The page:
Exhibition of Speed Plea Bargain in a California DUI Case
This concept is generally associated with DUI cases because an exhibition or a speed contest is something that defense attorneys try to get for their clients instead of a DUI if their client has responsibility, but their DUI falls on the low-end of the DUI, the speed contest doesn't involve alcohol and it is just more of a moving violation. The law prohibiting exhibition of speed is covered under California Vehicle Code 23109.
For example, if somebody were to screech their tires out of a parking lot they could be charged with a speed contest by the police. It's just not easy to get this particular charge in place of a DUI because usually the prosecutors want all the good things — from their perspective — that come with a DUI like an alcohol program, three years of probation, a fine. The fact that it's priorable. Meaning that in the future if you get a new DUI after, it can be counted as a second-time DUI.
Moving Violation Dismissed After Probation
Whereas, a speed contest would not be priorable. In other words, it would just pretty much be a moving violation on our record that you could later get dismissed if you successfully complete whatever the probation the prosecutor and your defense attorney agree upon.
In Los Angeles county where I've been practicing now for about twenty-five years and have done thousands of DUI's, in order to get a speed contest versus a full-fledged DUI, your blood alcohol level is going to have to be pretty low.
In other words, it's going to have to be right around the .08. In most .08s, the prosecutors in Los Angeles county are willing to give a speed contest unless there's some sort of aggravated factor involved.
For example, if you're going over 100 miles an hour, even though you only blew a .08, you're not likely to get a speed contest because you were way too dangerous under the circumstances, even if your blood alcohol level was close to the legal limit.
Low Blood Alcohol Level
The lower your blood alcohol level, the more flexibility and the more maneuvering you give your attorney in trying to deal with your DUI case. Some of the other jurisdictions, for example, Orange county and Ventura county, even if you have a .08 they will not move off the first-time DUI.
In my opinion, this is extremely unfair because I don't think somebody who blows a .08 should be treated the same as somebody who blows a .16 for example, but Ventura doesn't really care about that and they would just assume you fight the case and go against them, and the same with Orange county, than them lower the charge down.
Another area in Los Angeles when it comes to DUI's where I see the prosecutors lowering a speed contest or exhibition of speed from a DUI charge is when there's a problem with their case.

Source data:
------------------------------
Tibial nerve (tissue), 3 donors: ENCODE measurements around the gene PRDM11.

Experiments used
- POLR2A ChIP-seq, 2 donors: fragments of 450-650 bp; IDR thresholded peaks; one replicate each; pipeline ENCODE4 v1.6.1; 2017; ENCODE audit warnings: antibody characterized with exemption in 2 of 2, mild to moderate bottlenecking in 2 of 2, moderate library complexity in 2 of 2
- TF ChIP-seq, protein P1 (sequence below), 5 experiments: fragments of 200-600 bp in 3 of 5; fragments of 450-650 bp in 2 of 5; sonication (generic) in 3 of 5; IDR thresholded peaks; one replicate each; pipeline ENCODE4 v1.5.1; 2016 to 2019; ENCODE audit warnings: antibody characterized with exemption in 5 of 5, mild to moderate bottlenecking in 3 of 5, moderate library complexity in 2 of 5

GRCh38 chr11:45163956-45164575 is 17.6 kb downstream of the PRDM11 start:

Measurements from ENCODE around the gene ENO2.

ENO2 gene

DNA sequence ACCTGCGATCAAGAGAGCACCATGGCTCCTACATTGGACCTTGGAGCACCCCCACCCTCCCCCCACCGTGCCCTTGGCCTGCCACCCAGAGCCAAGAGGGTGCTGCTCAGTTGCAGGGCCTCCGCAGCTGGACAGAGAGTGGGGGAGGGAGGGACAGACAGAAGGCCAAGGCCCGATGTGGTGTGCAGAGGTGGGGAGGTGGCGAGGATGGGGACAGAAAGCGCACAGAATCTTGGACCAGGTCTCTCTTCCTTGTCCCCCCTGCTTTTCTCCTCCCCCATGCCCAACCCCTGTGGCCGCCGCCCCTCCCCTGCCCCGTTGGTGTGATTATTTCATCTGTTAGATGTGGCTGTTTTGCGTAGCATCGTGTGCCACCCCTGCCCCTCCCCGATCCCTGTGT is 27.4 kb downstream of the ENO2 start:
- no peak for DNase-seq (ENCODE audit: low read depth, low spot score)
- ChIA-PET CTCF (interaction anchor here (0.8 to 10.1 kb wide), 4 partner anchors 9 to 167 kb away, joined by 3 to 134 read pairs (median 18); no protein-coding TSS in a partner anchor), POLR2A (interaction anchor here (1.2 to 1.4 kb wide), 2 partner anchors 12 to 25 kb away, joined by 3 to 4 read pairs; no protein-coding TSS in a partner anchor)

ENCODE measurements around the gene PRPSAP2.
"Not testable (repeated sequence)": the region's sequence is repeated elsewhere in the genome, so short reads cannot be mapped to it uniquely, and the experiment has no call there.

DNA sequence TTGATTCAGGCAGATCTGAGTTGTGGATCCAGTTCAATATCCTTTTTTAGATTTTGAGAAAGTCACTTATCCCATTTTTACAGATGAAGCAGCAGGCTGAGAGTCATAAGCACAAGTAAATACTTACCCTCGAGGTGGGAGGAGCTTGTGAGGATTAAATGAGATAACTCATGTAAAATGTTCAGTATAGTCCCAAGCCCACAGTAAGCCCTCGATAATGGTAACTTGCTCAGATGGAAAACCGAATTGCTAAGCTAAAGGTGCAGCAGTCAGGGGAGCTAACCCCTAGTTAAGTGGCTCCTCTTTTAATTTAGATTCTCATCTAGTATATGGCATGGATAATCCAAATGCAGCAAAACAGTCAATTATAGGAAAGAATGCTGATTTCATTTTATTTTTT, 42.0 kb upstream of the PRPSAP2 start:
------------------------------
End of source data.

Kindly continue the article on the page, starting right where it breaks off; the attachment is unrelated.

Not Observed Driving Vehicle
For example, if the police come upon somebody who's not driving their vehicle and is parked, that from the beginning starts to become a problem because in order to be able to measure somebody's blood and then extrapolate back for purposes of the DUI, the expert is going to need to know when the person was driving.
You can't just bring a breath or blood result into the expert and say, okay what is the blood result? And then, okay fine, they're over the .08 but when was that blood or breath sample taken? If it was taken at 5:00 p.m., who cares that their blood alcohol level at 5:00 p.m. was a .08 or greater.
We want to know what their blood alcohol level was at the time of driving. So, you have to be able to establish driving if you're law enforcement or the prosecutors or you don't have a case. So, the more murky that driving issue is, the more likely you are to get a charge like a speed contest even though you're over the legal limit at the time they take your blood or breath.
Those are probably the two biggest things that the prosecutors are looking at in giving a speed contest. One, is there any problem with their case; and two, is the blood alcohol level close to the legal limit?
The reason that the close to the legal limit makes them move a lot of times — especially on a first offense with no prior criminal record and no bad driving record — is because the breath machine that they use to measure the blood alcohol level for purposes of a DUI is not 100% accurate.
Even their own expert will testify that there's an error rate of .02 either way. So, if you blew a .08 you can make the argument that you were only a .06. The law says you have to be a .08. The case should be dismissed.
Negotiation with DUI Prosecutor
The prosecutors will likely challenge that argument back by saying that under Vehicle Code Section 23152(a), if you have any alcohol in your system and you couldn't safely operate a motor vehicle, we could get you for a DUI that way, even if we can't show that your blood alcohol level was a .08 or greater.
And of course, to try to bolster that argument, they're going to use the how well you did on the field sobriety tests that law enforcement give you when they take you out of the car following a pull-over. They're also going to look at how you were walking; how you were talking; how you were driving. These are all things the police know to put in the report to try help the prosecutor later on if the case goes to trial.